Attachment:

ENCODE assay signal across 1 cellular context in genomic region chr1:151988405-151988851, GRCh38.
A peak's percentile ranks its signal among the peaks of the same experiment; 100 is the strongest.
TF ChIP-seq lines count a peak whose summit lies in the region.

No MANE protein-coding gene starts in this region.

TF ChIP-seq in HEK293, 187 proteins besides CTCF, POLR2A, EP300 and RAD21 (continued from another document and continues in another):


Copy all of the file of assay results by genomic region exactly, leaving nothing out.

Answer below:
ENCODE assay signal across 1 cellular context in genomic region chr1:151988405-151988851, GRCh38.
A peak's percentile ranks its signal among the peaks of the same experiment; 100 is the strongest.
TF ChIP-seq lines count a peak whose summit lies in the region.

No MANE protein-coding gene starts in this region.

TF ChIP-seq in HEK293, 187 proteins besides CTCF, POLR2A, EP300 and RAD21 (continued from another document and continues in another):